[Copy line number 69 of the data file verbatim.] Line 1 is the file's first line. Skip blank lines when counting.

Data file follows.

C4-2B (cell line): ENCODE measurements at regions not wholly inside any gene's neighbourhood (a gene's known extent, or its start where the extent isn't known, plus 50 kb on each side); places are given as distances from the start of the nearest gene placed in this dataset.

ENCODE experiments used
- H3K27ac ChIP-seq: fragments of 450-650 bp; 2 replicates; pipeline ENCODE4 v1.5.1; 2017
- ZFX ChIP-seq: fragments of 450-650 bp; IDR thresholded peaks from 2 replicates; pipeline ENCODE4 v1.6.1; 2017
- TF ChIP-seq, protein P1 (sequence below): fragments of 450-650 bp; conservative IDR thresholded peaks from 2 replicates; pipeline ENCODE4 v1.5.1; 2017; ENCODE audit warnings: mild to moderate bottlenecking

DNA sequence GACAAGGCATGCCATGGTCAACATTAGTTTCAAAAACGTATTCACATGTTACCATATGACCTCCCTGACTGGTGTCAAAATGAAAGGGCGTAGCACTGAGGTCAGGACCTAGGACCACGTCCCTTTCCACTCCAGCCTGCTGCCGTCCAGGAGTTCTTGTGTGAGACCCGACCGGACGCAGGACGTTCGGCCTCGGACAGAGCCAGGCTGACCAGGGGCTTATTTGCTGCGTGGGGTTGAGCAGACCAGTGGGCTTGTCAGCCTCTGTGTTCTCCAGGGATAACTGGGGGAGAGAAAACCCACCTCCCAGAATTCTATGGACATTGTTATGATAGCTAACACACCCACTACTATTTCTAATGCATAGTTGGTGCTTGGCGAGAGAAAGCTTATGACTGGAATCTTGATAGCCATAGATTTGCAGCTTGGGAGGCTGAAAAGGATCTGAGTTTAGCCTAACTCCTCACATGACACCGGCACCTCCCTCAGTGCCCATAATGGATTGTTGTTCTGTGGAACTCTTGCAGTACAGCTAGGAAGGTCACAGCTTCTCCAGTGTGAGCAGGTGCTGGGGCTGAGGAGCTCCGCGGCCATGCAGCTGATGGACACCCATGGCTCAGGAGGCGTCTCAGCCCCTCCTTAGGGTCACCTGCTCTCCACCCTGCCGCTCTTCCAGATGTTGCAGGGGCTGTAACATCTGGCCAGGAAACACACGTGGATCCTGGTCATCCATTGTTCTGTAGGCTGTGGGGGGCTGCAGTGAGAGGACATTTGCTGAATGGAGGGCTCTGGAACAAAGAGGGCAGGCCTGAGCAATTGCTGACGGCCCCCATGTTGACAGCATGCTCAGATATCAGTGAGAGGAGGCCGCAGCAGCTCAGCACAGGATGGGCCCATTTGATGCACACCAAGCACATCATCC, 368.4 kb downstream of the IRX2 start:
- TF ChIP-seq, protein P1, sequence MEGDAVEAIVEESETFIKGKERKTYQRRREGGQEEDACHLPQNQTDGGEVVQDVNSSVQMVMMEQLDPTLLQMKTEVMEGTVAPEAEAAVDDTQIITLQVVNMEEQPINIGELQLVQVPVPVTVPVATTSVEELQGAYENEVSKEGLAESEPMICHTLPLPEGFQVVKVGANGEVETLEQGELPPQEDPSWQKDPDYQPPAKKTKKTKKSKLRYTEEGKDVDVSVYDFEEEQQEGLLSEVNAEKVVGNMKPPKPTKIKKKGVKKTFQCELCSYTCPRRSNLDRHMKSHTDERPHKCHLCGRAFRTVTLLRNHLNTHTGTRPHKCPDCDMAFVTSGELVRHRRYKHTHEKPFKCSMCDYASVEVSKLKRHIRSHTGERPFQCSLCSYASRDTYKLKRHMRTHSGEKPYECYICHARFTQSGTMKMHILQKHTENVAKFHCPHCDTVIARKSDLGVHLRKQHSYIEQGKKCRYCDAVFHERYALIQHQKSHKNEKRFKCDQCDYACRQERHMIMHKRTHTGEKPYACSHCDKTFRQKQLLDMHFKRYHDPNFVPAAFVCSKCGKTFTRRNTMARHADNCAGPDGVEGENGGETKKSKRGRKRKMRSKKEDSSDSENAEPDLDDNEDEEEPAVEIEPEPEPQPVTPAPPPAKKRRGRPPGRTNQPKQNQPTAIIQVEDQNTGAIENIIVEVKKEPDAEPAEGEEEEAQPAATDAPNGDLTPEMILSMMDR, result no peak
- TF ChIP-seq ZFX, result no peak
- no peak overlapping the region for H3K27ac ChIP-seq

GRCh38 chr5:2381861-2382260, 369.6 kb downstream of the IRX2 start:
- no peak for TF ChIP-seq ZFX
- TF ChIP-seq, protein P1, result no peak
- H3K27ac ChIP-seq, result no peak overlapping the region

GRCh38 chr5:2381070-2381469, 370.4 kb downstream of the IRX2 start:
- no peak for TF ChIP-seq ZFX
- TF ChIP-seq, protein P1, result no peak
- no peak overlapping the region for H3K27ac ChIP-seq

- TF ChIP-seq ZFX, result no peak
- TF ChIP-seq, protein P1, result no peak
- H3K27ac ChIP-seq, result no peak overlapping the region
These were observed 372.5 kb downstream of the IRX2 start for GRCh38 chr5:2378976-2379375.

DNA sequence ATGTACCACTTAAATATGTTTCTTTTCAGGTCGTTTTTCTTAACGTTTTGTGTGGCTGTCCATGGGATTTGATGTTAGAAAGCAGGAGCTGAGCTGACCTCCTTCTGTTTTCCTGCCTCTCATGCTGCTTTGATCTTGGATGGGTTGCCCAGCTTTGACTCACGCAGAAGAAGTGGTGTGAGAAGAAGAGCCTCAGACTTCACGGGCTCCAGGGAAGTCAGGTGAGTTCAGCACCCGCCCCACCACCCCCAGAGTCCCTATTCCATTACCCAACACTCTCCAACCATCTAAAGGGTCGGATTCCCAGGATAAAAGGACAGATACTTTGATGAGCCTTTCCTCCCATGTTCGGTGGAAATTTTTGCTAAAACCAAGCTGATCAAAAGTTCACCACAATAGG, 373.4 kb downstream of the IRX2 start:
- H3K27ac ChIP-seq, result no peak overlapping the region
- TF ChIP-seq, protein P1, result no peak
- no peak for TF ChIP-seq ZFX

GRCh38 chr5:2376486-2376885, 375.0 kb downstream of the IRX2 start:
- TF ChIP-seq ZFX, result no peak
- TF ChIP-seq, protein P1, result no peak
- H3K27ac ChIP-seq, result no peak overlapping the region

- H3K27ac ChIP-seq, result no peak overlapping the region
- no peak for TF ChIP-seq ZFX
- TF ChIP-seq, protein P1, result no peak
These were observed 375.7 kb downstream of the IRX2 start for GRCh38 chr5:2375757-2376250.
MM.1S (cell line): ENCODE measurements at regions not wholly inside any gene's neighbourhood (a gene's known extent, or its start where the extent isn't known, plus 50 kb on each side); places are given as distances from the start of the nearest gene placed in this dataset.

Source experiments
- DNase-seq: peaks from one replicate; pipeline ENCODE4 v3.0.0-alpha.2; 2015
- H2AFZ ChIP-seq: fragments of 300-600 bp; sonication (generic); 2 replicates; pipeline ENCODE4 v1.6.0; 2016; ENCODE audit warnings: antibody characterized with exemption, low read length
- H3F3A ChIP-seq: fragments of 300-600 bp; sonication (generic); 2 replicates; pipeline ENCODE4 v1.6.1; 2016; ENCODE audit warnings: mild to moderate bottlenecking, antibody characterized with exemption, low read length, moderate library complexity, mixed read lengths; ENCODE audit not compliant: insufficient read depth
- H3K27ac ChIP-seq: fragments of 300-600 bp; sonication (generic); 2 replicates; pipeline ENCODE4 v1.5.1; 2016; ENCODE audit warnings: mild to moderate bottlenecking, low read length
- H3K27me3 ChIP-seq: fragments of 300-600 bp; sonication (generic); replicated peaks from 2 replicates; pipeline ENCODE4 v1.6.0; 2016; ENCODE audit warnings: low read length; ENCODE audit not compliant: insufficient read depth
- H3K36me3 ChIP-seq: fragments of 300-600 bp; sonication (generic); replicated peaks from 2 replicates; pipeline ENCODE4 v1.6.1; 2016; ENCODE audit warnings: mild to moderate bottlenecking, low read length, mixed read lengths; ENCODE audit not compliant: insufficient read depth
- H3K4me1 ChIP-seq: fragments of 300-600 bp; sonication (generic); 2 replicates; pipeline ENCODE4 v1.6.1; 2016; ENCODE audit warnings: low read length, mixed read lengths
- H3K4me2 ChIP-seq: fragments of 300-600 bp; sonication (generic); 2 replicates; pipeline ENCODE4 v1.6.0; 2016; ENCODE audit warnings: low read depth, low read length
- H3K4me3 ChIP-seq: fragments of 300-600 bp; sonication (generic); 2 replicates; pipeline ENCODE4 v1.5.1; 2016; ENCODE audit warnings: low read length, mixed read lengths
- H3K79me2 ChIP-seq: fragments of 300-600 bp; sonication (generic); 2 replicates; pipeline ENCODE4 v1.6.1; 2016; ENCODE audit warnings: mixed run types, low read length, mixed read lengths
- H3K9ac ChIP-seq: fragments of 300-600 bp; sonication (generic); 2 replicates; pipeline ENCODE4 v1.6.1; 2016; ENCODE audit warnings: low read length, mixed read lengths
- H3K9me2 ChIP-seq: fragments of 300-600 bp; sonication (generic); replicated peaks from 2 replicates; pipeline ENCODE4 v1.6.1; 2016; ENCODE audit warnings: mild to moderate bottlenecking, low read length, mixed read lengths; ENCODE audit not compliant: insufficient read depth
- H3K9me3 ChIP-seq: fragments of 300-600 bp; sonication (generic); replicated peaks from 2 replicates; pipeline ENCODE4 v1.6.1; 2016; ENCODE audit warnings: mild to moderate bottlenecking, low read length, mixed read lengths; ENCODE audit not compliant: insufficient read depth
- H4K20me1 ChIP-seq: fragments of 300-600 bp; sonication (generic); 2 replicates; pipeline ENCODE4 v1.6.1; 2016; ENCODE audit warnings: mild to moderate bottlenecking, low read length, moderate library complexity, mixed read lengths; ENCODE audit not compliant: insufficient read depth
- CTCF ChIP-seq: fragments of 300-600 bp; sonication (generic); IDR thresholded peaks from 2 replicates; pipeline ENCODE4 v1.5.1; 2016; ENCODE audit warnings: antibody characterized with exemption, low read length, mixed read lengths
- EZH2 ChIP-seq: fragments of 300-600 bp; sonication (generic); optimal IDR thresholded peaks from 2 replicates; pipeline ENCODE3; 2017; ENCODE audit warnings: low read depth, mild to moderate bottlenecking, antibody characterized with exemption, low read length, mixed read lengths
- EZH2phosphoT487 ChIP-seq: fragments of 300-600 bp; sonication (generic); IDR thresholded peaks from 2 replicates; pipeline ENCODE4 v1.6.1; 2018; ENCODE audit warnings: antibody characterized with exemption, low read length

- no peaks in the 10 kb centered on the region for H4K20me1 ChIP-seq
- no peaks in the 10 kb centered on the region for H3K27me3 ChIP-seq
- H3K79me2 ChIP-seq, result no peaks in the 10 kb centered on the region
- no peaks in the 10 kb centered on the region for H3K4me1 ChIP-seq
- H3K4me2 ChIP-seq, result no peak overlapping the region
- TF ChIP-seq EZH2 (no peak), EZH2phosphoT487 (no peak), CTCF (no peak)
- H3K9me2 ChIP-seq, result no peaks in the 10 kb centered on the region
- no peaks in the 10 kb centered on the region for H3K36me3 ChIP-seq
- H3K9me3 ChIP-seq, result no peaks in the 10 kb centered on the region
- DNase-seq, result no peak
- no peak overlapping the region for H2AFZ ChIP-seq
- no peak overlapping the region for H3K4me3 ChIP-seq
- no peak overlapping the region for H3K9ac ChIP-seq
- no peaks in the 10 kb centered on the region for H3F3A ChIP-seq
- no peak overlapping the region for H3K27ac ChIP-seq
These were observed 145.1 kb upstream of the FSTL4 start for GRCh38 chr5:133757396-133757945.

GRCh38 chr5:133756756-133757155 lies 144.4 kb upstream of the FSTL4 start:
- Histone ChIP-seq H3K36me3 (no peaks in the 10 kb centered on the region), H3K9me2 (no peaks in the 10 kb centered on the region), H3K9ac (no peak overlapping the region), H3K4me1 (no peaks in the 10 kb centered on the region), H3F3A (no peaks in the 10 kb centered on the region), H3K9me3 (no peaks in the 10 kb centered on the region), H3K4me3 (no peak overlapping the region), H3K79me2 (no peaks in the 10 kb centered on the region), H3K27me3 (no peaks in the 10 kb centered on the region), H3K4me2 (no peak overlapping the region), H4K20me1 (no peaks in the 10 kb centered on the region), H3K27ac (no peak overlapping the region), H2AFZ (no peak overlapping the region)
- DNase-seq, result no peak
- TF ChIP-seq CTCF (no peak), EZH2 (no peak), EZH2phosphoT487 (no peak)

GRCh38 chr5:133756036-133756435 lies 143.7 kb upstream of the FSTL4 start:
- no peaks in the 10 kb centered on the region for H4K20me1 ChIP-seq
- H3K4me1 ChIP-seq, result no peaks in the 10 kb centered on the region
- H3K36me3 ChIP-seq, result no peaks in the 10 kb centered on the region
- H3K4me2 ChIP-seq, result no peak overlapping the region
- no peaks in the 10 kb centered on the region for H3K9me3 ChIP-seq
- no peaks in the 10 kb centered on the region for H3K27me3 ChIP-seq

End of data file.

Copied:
GRCh38 chr5:133756756-133757155 lies 144.4 kb upstream of the FSTL4 start: